There is an art to feedback.

"Do unto others as you would have others do unto you" - Matthew 7:12

Feedback. There's an art to giving it, and an art to receiving it. So why am I discussing this? Because of the principle that kind words beat upvotes and C!s every day, that's why.

So you just read someone's work, and you upvoted it. That's nice, and I dare say there are few people who don't appreciate watching a positive rep grow over time. You have been on the receiving end of upvotes hundreds, maybe thousands of times, and you have doled out goodness knows how many votes on deserving work, and gained XP as a direct result. In so doing, you participate in a form of feedback which helps improve the database, by providing encouragement that things are going well.

Now however, you read something you don't like, and maybe you're one of those who downvotes it. After all, the power is yours if you're a Level Two noder onward, and it's part of your freedom here. And yes, you gain a small reward in that you gain XP over time, in the same way as an upvote. Is there anything wrong with downvoting? No, else the power would not be given you.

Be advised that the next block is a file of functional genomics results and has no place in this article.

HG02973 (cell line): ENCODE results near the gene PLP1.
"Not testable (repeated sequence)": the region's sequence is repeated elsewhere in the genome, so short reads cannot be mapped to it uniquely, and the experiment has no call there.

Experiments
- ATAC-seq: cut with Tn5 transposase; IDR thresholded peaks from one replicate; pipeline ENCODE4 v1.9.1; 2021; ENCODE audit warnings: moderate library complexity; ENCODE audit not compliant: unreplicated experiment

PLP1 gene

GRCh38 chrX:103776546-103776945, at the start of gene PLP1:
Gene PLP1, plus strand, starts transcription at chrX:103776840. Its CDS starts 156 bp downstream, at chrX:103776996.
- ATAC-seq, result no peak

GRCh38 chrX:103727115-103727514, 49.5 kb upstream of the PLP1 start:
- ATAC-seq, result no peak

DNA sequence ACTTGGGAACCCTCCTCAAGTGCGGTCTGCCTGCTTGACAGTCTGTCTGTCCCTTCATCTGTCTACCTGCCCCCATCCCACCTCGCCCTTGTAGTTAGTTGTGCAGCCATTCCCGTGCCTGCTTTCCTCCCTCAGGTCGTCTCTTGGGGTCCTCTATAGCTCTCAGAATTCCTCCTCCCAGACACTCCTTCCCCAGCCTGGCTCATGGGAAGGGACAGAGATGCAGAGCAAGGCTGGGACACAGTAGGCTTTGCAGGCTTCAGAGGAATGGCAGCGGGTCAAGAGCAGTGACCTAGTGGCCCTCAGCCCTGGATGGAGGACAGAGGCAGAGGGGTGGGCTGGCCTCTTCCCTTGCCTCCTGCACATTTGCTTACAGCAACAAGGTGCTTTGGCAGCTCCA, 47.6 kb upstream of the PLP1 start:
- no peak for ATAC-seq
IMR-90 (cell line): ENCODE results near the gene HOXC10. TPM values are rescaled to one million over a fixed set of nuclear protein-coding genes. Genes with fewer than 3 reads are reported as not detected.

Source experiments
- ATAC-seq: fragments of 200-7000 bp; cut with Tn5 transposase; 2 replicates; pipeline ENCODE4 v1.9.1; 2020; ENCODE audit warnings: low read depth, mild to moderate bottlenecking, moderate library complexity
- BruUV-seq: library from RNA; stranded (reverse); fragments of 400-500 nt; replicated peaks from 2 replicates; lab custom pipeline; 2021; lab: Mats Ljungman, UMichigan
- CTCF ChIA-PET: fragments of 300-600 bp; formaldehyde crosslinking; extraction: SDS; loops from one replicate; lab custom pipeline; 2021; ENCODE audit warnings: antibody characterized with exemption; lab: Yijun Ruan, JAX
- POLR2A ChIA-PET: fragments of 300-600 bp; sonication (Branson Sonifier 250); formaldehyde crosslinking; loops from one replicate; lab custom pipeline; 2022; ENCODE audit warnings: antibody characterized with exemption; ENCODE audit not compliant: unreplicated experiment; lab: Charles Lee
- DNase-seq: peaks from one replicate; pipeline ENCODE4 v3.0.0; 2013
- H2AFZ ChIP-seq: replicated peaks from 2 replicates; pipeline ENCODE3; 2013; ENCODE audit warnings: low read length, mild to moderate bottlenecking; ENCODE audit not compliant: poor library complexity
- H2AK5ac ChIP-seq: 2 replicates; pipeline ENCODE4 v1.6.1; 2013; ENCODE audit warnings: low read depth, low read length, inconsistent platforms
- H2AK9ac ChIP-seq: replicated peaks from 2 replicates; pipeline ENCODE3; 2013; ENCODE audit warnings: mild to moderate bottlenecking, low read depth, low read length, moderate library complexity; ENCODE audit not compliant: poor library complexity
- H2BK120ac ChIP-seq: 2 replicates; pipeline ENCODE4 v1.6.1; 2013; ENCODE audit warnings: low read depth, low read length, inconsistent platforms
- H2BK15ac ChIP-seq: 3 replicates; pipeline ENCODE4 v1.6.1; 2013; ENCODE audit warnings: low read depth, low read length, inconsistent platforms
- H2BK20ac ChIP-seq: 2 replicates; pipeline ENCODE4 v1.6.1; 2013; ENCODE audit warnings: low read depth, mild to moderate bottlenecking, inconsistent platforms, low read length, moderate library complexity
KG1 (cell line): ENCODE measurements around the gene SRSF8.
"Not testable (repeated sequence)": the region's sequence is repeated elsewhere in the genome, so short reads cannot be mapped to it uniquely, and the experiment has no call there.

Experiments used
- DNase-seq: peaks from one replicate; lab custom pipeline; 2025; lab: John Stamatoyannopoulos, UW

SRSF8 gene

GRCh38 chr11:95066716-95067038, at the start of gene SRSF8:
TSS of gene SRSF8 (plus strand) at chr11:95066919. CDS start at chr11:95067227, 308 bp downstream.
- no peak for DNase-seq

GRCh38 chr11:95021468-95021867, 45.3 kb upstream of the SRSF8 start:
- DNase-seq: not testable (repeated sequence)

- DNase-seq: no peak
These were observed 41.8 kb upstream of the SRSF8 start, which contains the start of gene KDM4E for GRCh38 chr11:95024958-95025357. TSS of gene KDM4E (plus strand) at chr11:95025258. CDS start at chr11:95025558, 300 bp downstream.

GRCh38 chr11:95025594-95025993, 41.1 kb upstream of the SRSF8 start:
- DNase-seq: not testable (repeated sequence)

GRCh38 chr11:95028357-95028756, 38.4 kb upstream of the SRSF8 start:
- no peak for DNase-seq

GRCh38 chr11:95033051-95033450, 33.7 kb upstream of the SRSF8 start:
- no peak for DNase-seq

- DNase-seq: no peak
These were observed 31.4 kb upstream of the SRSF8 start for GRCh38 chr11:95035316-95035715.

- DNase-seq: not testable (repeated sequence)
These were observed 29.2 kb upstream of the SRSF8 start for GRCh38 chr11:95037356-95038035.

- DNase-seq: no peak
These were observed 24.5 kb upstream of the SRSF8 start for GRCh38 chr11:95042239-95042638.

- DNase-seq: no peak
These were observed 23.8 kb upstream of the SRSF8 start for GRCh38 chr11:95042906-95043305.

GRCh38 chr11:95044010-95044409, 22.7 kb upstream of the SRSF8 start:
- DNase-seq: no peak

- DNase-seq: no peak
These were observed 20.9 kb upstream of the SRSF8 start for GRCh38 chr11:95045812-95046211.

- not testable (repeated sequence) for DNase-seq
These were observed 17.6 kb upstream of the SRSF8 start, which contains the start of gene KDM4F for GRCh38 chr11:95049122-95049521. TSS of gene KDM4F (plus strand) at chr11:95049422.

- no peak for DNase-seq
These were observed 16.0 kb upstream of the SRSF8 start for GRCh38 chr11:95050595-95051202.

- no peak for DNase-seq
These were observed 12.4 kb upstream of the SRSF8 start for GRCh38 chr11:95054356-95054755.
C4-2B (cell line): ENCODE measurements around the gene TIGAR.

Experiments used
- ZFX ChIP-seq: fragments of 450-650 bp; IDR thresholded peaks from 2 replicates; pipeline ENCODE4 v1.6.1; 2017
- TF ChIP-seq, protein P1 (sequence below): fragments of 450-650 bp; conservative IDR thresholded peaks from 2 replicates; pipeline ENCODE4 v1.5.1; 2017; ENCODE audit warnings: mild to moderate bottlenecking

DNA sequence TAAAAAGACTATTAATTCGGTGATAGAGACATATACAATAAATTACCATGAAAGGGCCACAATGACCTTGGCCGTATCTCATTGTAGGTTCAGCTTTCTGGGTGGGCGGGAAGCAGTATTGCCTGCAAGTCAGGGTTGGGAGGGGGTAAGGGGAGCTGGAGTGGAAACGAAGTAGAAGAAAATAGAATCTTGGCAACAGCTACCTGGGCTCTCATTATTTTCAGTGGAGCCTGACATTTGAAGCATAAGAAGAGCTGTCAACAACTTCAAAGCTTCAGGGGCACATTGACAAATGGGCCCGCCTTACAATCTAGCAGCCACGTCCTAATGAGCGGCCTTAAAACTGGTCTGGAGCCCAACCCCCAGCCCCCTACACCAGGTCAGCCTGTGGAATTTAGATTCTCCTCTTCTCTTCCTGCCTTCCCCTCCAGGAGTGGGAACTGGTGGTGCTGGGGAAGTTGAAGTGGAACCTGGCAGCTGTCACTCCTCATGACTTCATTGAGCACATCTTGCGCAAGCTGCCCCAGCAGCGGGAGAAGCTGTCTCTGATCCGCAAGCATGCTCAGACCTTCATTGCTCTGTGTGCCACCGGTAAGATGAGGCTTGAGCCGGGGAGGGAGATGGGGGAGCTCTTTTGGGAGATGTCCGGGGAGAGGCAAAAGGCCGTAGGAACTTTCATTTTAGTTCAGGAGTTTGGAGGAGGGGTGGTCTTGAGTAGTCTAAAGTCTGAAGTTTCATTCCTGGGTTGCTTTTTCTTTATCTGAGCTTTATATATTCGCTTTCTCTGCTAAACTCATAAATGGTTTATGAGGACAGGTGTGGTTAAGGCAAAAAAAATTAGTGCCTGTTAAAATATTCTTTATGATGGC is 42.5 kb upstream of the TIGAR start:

One of the most frequent wails from newbie noders is that they don't understand why something has been downvoted. So they get in the catbox and ask why. Then they get deluged with commentary. We've all seen it, and we've also seen responses along the lines of "Shit happens, deal with it - downvotes are part of the process". Of course that is right, but doesn't always necessarily help. Is downvoting wrong? Of course not.

So voting is good. Now what?

Think back. Think back to your first few nodes. Did they get nothing but upvotes? You're the lucky one. Was there a mix, positive and negative? More than likely. Consider your thoughts now though, if you're on the receiving end. "Upvote? Great! I must be doing something good. I'll carry on doing just that, because it gets my writeups a good reputation". That's good to a degree. People will often upvote because they learned something, or laughed, or cried or thought as a result of what you wrote. But it didn't mean it was perfect, did it? Then, if you had lots of downvotes, it was "Downvote? Ack! WTF did I do wrong? It's lovely, is this, why are people downvoting it?"

As writers, whether factual, funny, creative or thoughtful, we are left to interpret the votes based on an imperfect understanding of what the reader felt or thought when voting. I think of one of my earlier efforts, which was a sparse paragraph on a factual topic. It received several upvotes, which I enjoyed. It also attracted a downvote, which I didn't. In my innocence, I didn't understand, and sent a newbie's plea to the catbox. I received another downvote, and a /msg to say effectively "Don't do that again!". Nothing about why it was downvoted.